4. Megan

    No little child escapes my Grade 1 Sunday school class without hearing this lesson and taking at least one trip to the tabernacle to sit (mostly) quietly for a few moments. I don’t receive on the tongue currently, though I wish I did, because our parish doesn’t use the little plates on sticks (patens maybe?) in case the Eucharistic Minister is squeamish about really sticking that bread on my tongue. I picked more than one piece up off the floor! The telling off I got from the adult faith formation leader when I asked for bells was something else altogether. The nearest Latin mass is 45+ minutes away, which would preclude us being active in that parish, so I go locally and do what I can to bring the respect there.

  5. Debbie

    There is more something that happened rather than something we do. Twenty years ago my middle daughter made her First Holy Communion. At her party afterward she became sick with a 105 degree fever. We rushed her to the emergency room. The doctor asked her if anything else was wrong. She said her stomach hurt. He asked her what she ate last. She thought about it and then said, “The body and blood of Jesus.” He definitely gave us the weird Catholic look!

    • Clau

      Congratulations on your beautiful family and thank you for your blog.( a friend told me about it today)
      We did our procession for the feast of the Assumption and I am so glad not to be the only “weird Catholic”family that also travels to attend a reverent mass, and all the other items listed to practice our beautiful and rich faith. May God continue to bless you and I look forward to learning from you and other readers.

  6. Jo

    This post is great! My tendency is to jump straight to NEED MOAR TEACHING, so your ideas come as welcome re-direction. It gives me confidence to see we have a few of these things in place, and is a good reminder to start the ones I’ve been meaning to take up (making the sign of the cross when driving by a church – love the prayer, too!)

    And thank you for everything you’ve done on Catholic All Year. As an adult convert, I worry that I won’t know how to raise my kids in the faith from the ground up. Your work is an endless source of inspiration to me – and I want to say that, as much fun as anatomical cupcakes and It’s a Boy parties are, it’s content based in clearly-articulated principles like these (turn to the body before the intellect) that really keeps me coming back. 🙂

  7. Sharon

    Kendra, you and I could not be more far apart in our preferred worship style, but your main point was not lost on me; you teach reverence and true presence at every turn as a parent. On this we agree completely and I so admire your devotion and commitment to modeling this in your home. Our children need authentic spirituality shared from parent to child. Beautiful! I strive for the same outcome in my own children.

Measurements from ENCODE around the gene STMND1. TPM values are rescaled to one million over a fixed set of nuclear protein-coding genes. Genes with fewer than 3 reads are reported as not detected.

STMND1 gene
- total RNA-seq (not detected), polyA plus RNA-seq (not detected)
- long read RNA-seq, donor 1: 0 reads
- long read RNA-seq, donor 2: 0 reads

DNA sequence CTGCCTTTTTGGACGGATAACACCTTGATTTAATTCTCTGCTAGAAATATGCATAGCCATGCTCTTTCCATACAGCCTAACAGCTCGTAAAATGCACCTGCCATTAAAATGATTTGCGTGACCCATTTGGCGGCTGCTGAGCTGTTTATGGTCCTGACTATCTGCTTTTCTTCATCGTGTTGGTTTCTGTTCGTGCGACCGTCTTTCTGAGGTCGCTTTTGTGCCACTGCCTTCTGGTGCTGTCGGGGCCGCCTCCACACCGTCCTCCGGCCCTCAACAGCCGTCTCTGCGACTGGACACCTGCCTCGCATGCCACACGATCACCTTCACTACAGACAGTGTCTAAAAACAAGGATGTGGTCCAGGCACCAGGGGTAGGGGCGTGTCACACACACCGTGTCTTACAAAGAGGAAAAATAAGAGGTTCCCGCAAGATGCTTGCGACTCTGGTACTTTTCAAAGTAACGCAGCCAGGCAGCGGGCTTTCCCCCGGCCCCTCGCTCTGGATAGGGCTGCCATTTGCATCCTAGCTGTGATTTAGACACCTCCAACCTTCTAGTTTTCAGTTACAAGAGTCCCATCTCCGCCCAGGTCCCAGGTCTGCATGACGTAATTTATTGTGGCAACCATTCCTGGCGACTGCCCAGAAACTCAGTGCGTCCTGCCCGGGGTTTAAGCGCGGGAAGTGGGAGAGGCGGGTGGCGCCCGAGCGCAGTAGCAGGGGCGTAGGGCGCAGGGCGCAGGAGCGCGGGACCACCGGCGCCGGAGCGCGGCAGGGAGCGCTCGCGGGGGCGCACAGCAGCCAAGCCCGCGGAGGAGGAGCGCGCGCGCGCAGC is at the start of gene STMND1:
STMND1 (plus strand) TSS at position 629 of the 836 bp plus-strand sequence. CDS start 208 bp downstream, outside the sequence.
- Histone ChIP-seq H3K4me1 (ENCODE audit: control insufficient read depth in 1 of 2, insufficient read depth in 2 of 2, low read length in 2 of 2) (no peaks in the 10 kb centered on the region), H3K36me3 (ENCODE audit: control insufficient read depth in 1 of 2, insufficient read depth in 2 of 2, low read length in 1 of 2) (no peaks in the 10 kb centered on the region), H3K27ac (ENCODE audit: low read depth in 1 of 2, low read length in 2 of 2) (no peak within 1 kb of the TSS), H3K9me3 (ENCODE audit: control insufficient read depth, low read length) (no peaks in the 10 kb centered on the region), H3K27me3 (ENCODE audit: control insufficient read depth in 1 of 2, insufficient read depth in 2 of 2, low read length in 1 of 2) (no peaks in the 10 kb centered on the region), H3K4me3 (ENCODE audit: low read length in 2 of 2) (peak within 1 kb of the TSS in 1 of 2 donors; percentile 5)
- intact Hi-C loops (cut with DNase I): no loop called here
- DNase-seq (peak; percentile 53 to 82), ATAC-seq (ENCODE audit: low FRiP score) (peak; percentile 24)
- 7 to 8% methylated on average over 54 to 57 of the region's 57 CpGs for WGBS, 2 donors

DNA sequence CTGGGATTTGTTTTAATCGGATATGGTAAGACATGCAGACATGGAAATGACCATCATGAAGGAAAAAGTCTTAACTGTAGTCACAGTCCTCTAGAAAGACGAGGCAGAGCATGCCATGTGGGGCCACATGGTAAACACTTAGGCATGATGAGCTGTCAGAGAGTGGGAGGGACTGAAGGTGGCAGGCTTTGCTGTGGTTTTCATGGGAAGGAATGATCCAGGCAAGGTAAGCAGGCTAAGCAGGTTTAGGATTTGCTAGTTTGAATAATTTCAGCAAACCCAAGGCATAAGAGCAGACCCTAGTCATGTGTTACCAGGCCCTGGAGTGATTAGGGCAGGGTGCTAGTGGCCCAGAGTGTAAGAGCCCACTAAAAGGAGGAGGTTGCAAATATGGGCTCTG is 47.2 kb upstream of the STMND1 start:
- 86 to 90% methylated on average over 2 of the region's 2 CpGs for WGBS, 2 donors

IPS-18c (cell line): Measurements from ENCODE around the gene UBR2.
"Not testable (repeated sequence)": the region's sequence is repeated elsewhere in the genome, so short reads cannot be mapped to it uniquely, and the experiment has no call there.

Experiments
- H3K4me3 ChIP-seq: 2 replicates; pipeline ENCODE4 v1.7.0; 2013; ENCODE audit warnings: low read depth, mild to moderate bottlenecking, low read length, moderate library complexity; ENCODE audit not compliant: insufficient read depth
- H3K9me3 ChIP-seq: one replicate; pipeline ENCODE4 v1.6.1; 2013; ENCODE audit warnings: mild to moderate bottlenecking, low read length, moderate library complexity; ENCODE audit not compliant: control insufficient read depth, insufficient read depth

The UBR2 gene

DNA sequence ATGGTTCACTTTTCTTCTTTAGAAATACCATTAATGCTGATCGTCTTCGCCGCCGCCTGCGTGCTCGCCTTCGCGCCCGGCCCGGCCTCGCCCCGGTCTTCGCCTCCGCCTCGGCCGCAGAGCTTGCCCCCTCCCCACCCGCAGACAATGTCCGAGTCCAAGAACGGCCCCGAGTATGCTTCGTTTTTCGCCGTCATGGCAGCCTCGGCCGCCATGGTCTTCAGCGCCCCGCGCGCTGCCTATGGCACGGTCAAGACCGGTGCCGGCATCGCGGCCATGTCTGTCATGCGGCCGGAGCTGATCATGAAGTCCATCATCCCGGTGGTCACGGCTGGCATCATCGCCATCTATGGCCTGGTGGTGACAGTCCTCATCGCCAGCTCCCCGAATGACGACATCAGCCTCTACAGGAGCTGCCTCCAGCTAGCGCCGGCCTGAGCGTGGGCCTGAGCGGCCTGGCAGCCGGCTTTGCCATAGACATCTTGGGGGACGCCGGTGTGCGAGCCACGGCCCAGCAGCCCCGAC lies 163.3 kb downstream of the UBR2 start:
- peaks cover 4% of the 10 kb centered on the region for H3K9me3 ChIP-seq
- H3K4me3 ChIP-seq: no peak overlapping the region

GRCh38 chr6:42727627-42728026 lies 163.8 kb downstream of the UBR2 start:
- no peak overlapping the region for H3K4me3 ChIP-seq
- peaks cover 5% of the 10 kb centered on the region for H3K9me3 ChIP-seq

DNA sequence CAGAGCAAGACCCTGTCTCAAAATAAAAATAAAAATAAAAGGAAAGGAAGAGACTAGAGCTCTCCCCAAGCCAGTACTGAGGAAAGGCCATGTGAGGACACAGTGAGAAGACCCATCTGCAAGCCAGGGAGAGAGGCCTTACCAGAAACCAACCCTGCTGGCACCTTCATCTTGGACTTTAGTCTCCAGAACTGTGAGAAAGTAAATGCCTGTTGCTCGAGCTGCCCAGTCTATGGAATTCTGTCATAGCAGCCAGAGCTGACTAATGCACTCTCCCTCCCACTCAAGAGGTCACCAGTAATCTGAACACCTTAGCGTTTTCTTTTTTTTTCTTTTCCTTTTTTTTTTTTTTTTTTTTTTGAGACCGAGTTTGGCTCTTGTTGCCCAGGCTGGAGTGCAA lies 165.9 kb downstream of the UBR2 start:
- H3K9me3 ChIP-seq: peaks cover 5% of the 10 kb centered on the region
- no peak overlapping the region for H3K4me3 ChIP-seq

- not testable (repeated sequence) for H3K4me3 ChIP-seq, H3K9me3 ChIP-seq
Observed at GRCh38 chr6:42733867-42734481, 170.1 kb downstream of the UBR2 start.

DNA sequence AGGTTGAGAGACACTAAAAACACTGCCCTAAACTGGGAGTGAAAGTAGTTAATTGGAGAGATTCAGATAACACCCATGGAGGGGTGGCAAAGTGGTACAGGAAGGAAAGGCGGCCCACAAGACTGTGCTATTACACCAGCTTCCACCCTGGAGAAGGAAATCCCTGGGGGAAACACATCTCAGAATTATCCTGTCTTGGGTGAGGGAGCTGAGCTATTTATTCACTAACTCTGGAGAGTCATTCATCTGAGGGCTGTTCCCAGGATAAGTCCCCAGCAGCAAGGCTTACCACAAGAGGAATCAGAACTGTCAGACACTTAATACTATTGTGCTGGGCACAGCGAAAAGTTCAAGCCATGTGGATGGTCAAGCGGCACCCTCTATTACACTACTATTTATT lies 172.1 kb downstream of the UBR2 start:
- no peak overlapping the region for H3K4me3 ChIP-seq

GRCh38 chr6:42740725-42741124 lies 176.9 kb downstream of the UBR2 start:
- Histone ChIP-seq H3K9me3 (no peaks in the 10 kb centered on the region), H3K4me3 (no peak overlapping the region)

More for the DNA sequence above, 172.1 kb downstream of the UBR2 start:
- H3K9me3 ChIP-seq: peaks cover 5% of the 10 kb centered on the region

8. Katie

    Since a few of the things I do at my parish are: RCIA/RE Director, Marriage Prep, Wedding Coordinator, Ministry Head…I never miss an opportunity to teach the Real Presence. One of my favorite things to do is when a wedding is happening, and we are doing the rehearsal (so many times there are a lot of non-Catholics), I simply let the entire group know that they are in the physical presence of Jesus and point to the Tabernacle. I explain the Sanctuary Lamp and why it is lit, I tell them that it is true that the Body, Blood, Soul and Divinity of Jesus is right there! I tell them that is why we bow and genuflect before the Tabernacle, because our Lord is truly present there. This is what we’ve taught our kids as well. And…ok…here goes…I do let people know (in a nice way, of course), that this is what is missing in Protestant churches. They are missing the Real Presence!!

  9. Lindsay H

    I recently went to a parish where they put out kneelers so you can receive while kneeling. It really does help me so much to be reverent as I receive Jesus and just that act of being on my knees is so helpful. I’ve been toying in my head if kneeling to receive would be too distracting at my parish as the priest actually stands on a step during communion! Not sure if he could even reach me easily. But I’ve been longing to do it.

  10. Melissa

    Thank you for all you do to share the faith!!!! My kids are so young and have the beautiful natural love of God, so they soak up everything. We read a lot about Eucharistic miracles and do everything you listed.

    How did you find such a reverent N.O. Mass? Do you call and ask, I’m wondering how I can find one? Our Latin mass is 30 mins away but that’s the only reverent mass I know of. Also- I had no idea that cannon law says you must register with the local parish, is that true?!

    • Kendra

      No, you’re not required by Canon Law to register anywhere, it’s that per Canon Law you ARE a member of your local geographic parish, whether you register or attend there or not. It is the norm to be baptized at the local geographic parish and Canon Law requires that marriages take place in your local parish, or that you have the pastor’s permission to celebrate elsewhere, so it’s just nice to show your face locally, even if you often fulfill your Sunday obligation elsewhere.

      As for finding a reverent parish, the most telling thing, I think is how often they have confession available. If it’s “by appointment only” that’s a no, if it’s 4-5 pm Saturday that’s not a great sign. I’d also look for scheduled weekly benediction and adoration, and a parish that offers an EF Mass on the schedule is probably going to have a reverent NO Mass.

  11. Kris

    I just want to say, “Thank you!” You inspire me in so many ways and make me strive to be a better Catholic wife/mother/grandmother/youth minister/person! Your beautiful and gentle way of presenting the Truth and ways we can help grow our little Domestic churches give me the spark and resources I need. You are a blessing, Kendra! You are in my prayers~

  12. Campbell

    Taking my kids to a daily Mass a couple of times a week when they were little helped tremendously. Now that they are teenagers, we can only fit in one day a week before school but as my daughter says, “I need my Jesus.”

  13. Angela